Finally, based on sociology and Eastern philosophy, I created a course dedicated exclusively to these issues. I will describe this to you in the Desocialization Adventures section and provide some exercises and “walking meditations” that I have used to help students understand their activities.

Speaking of living in the academy with students, I also listened, learned a lot. Therefore, I dedicate this booklet to all my former students, for I have learned most of what I have written here.

It’s probably ironic that after writing the section “Everyone Hates Writing,” I really enjoyed the process of writing this book. After writing in the usual, gloomy language of the social sciences, it was a great relief to speak good English. I always love to write, and I think I did great until I finished school and the whole style was knocked out of me by the demands of academic sociologists. I was always a little opposed. I remember the chairman of my dissertation sadly asking me if I had “turned against sociology” because I used too much plain English. As I was writing this book, I felt like I was regaining the voice of writing 30 years later.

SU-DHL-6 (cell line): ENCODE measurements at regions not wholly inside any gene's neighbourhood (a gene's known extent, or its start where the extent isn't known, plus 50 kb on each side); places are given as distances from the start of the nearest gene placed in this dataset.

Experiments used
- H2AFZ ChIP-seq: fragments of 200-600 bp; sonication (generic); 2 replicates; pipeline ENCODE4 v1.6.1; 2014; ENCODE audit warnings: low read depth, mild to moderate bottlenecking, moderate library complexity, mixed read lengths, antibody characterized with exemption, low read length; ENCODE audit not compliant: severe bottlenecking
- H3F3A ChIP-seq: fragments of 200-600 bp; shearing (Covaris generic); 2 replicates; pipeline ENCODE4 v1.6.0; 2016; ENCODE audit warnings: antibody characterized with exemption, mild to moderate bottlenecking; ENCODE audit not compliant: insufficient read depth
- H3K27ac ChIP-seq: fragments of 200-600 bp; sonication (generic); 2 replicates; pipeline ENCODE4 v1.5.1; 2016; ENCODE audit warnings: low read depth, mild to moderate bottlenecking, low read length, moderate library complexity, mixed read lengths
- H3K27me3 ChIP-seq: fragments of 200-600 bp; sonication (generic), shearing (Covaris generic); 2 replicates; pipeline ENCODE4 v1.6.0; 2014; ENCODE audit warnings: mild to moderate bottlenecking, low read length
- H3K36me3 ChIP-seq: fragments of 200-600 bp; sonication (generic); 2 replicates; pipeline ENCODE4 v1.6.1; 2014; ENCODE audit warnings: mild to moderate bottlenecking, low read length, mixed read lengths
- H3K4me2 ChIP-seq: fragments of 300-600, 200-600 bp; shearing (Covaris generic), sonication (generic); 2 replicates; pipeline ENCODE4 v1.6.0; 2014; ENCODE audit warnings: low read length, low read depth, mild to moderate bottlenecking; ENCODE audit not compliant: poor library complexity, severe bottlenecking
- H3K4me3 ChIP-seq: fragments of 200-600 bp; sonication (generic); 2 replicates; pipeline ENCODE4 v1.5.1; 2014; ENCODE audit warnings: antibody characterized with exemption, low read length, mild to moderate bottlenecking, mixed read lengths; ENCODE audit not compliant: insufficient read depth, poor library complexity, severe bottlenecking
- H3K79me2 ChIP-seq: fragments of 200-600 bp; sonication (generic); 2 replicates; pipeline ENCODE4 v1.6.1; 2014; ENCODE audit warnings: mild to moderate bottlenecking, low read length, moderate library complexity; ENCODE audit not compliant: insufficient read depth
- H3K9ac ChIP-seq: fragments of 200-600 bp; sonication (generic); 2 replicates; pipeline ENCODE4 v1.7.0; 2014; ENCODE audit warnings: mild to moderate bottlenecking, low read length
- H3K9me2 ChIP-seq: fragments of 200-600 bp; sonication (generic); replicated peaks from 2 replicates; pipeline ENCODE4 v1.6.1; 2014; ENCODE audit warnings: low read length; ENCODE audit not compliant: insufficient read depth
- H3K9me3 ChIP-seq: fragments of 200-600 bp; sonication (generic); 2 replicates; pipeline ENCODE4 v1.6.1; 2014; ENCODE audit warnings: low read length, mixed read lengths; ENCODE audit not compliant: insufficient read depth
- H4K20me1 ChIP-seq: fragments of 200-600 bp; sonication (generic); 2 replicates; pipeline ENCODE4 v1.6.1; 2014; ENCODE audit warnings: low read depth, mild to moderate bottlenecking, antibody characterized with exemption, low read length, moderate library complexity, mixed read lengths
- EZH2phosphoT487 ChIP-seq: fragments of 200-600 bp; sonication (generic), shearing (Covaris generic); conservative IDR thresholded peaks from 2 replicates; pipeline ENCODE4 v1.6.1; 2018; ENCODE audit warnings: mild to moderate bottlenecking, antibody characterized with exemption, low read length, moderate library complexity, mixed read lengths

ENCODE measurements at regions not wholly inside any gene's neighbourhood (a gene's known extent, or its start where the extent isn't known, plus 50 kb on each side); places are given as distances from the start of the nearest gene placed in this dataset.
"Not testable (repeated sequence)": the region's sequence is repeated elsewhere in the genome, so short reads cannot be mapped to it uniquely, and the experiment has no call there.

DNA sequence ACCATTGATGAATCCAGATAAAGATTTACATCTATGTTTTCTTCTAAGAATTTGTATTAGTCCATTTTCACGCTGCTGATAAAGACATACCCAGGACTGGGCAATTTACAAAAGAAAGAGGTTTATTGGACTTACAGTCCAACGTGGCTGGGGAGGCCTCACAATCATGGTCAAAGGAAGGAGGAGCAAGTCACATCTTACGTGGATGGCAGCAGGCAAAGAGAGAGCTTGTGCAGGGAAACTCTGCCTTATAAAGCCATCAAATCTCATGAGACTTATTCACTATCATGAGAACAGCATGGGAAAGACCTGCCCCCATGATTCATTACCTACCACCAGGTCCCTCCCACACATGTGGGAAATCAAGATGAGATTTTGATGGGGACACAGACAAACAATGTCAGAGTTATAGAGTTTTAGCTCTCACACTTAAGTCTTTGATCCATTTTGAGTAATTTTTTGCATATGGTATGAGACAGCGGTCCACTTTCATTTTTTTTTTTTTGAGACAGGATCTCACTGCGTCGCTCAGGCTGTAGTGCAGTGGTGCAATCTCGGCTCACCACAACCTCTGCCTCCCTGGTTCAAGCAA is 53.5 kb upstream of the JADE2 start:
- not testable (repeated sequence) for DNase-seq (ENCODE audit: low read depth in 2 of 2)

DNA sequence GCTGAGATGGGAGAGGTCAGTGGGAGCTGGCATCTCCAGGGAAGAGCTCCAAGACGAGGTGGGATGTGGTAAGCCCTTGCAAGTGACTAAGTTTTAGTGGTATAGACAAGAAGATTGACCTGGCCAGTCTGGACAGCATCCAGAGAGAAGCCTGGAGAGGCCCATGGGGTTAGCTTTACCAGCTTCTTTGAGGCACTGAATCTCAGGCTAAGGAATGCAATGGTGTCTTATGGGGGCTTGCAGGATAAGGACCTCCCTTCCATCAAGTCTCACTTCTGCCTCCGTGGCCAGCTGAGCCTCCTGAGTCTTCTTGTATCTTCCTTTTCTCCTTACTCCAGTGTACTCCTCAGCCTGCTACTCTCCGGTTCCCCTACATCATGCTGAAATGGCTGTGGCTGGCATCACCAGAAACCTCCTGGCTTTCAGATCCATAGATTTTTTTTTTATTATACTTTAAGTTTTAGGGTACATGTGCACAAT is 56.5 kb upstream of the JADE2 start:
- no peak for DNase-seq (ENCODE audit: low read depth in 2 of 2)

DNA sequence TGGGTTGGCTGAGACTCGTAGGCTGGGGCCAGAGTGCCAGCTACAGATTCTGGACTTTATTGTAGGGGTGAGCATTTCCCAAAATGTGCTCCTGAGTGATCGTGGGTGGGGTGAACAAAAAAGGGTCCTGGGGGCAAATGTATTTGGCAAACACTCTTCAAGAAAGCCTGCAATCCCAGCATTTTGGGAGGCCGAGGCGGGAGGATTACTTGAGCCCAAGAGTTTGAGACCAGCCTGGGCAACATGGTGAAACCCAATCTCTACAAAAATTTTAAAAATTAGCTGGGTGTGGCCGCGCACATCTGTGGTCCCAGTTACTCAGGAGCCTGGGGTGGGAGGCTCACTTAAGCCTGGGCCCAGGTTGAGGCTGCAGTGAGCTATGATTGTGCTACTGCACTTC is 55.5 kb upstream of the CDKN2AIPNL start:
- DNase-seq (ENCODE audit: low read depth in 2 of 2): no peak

And here is an excerpt from her last chapter on how to use sociology to guide your development.
 
My hope for you

Finally, I hope that learning about the influence of society on the individual (sociological imagination) has helped you understand how the world has influenced you. And by understanding this, you can truly understand who you are, love who you are, and be forgiving of yourself. You can then begin to nurture the person you want to become and nurture the love relationship in your life. Here’s an interview with Brene Brown Ted emphasizing the importance of allowing yourself to be vulnerable, and that vulnerability makes you feel love and pain. But being open to these emotions allows us to grow in love if we think we are worthy of love.
Course evaluation

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One of the main goals of this class was to give you ideas on how to apply sociology to your life. I hope our class will impress you and sometimes I hope you will come back to this blog and look again at the ideas we discussed in class. Like the sound of a bell, you are constantly changing, growing and improving. There will be times when you will experience more improvement than others, and sometimes in life you will be more open to the lessons of our class.